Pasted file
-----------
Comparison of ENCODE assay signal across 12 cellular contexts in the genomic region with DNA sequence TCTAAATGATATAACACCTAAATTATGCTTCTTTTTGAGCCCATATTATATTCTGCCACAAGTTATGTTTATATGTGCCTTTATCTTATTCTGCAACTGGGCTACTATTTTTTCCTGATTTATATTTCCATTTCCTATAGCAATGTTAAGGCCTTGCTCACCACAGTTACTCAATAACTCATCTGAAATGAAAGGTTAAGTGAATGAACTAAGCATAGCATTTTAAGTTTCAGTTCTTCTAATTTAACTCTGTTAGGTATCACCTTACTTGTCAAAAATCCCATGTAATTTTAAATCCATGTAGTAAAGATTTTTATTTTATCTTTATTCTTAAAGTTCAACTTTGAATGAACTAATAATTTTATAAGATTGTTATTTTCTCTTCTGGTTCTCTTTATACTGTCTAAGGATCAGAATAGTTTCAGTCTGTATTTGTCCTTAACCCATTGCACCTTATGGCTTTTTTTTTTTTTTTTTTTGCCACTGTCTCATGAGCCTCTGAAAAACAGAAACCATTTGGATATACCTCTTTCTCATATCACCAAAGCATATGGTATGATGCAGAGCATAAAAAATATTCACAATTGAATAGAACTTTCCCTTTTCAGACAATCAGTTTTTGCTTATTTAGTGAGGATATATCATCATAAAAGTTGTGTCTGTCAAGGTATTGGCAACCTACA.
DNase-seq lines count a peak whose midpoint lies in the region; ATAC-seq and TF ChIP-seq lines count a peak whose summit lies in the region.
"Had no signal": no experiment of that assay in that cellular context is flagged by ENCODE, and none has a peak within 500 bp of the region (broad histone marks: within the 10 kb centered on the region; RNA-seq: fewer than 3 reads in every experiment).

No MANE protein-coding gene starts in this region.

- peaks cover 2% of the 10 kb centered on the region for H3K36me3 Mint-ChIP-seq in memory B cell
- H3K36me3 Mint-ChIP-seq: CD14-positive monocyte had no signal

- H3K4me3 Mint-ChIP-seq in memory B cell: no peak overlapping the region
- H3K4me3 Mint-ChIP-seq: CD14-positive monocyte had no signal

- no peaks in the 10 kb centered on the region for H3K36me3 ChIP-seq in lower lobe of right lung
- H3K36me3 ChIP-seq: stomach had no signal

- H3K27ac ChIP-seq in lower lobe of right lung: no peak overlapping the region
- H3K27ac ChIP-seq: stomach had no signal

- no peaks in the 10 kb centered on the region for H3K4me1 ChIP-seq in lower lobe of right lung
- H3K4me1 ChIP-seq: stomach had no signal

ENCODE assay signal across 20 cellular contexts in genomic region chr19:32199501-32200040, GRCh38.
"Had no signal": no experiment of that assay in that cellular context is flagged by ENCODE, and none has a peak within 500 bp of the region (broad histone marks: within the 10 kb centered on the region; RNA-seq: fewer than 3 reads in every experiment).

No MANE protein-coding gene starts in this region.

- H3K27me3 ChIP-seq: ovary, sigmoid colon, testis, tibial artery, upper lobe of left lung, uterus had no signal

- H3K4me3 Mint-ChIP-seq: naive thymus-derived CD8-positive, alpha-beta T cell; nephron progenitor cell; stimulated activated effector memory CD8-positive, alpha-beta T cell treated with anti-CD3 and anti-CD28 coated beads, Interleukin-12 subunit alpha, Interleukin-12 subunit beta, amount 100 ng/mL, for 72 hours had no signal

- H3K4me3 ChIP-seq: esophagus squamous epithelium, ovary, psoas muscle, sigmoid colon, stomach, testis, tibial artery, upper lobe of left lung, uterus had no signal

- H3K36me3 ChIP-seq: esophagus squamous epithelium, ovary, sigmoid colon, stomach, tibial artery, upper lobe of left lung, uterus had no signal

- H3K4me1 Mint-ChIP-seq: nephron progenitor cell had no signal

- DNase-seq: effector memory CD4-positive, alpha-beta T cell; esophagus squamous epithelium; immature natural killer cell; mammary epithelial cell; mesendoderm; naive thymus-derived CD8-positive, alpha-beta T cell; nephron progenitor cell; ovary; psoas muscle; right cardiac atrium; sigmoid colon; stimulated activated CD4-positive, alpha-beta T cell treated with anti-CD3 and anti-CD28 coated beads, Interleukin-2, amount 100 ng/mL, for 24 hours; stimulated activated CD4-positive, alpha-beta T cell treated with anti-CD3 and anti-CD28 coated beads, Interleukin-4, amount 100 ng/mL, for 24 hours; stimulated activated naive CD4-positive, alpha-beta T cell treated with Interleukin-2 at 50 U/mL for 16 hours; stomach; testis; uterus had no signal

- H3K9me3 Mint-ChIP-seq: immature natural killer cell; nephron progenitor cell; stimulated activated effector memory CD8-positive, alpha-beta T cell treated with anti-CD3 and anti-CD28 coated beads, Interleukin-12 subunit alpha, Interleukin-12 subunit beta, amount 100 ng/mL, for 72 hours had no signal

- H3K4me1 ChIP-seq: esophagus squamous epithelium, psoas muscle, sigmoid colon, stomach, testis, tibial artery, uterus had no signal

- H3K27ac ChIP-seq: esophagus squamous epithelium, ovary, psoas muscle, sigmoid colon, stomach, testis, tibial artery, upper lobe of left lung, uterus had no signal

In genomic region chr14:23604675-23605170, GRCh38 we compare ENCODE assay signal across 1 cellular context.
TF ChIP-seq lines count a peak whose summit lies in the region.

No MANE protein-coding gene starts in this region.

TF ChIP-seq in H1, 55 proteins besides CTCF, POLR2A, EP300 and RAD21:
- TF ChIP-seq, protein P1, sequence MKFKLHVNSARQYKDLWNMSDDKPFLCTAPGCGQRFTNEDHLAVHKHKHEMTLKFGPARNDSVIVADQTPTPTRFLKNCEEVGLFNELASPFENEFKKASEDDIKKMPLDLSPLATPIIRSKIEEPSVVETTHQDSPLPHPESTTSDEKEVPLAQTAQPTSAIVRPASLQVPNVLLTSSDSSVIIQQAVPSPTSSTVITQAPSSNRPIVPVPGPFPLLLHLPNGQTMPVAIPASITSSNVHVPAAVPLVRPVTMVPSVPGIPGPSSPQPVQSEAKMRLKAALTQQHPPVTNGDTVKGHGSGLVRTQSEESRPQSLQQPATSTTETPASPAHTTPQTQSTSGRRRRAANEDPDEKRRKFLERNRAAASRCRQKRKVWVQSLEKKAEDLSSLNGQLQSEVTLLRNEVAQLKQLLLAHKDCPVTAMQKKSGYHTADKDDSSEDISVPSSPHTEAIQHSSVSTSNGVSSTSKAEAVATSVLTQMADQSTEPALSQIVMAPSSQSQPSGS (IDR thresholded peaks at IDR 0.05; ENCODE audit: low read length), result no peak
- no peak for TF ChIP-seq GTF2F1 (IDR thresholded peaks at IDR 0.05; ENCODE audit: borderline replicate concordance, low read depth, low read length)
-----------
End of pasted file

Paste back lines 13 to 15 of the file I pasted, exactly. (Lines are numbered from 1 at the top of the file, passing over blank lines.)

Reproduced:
- no peaks in the 10 kb centered on the region for H3K4me1 ChIP-seq in lower lobe of right lung
- H3K4me1 ChIP-seq: stomach had no signal

ENCODE assay signal across 20 cellular contexts in genomic region chr19:32199501-32200040, GRCh38.